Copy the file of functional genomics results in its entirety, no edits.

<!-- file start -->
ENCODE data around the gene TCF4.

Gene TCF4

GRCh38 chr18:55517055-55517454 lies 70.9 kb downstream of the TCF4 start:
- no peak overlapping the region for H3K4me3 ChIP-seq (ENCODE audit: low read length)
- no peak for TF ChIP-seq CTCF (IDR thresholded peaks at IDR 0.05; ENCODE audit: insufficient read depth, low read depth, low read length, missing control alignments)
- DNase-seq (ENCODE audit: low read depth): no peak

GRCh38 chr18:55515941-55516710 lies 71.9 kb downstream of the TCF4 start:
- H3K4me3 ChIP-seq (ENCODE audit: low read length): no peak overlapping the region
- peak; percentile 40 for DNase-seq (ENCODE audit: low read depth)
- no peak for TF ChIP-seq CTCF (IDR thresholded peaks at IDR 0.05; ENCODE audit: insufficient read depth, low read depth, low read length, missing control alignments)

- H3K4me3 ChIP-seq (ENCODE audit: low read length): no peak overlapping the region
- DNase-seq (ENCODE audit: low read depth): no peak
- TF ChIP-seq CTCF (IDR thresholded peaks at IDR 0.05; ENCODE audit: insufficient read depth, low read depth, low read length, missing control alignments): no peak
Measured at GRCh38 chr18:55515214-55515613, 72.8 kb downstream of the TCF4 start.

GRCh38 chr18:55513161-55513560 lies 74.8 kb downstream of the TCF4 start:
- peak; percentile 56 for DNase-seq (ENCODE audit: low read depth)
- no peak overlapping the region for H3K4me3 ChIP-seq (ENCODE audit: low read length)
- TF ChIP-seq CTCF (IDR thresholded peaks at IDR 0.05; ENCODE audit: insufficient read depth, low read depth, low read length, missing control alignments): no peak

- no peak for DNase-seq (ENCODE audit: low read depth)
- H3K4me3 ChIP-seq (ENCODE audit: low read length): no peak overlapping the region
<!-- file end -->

ENCODE data around the gene TCF4.

Gene TCF4

GRCh38 chr18:55517055-55517454 lies 70.9 kb downstream of the TCF4 start:
- no peak overlapping the region for H3K4me3 ChIP-seq (ENCODE audit: low read length)
- no peak for TF ChIP-seq CTCF (IDR thresholded peaks at IDR 0.05; ENCODE audit: insufficient read depth, low read depth, low read length, missing control alignments)
- DNase-seq (ENCODE audit: low read depth): no peak

GRCh38 chr18:55515941-55516710 lies 71.9 kb downstream of the TCF4 start:
- H3K4me3 ChIP-seq (ENCODE audit: low read length): no peak overlapping the region
- peak; percentile 40 for DNase-seq (ENCODE audit: low read depth)
- no peak for TF ChIP-seq CTCF (IDR thresholded peaks at IDR 0.05; ENCODE audit: insufficient read depth, low read depth, low read length, missing control alignments)

- H3K4me3 ChIP-seq (ENCODE audit: low read length): no peak overlapping the region
- DNase-seq (ENCODE audit: low read depth): no peak
- TF ChIP-seq CTCF (IDR thresholded peaks at IDR 0.05; ENCODE audit: insufficient read depth, low read depth, low read length, missing control alignments): no peak
Measured at GRCh38 chr18:55515214-55515613, 72.8 kb downstream of the TCF4 start.

GRCh38 chr18:55513161-55513560 lies 74.8 kb downstream of the TCF4 start:
- peak; percentile 56 for DNase-seq (ENCODE audit: low read depth)
- no peak overlapping the region for H3K4me3 ChIP-seq (ENCODE audit: low read length)
- TF ChIP-seq CTCF (IDR thresholded peaks at IDR 0.05; ENCODE audit: insufficient read depth, low read depth, low read length, missing control alignments): no peak

- no peak for DNase-seq (ENCODE audit: low read depth)
- H3K4me3 ChIP-seq (ENCODE audit: low read length): no peak overlapping the region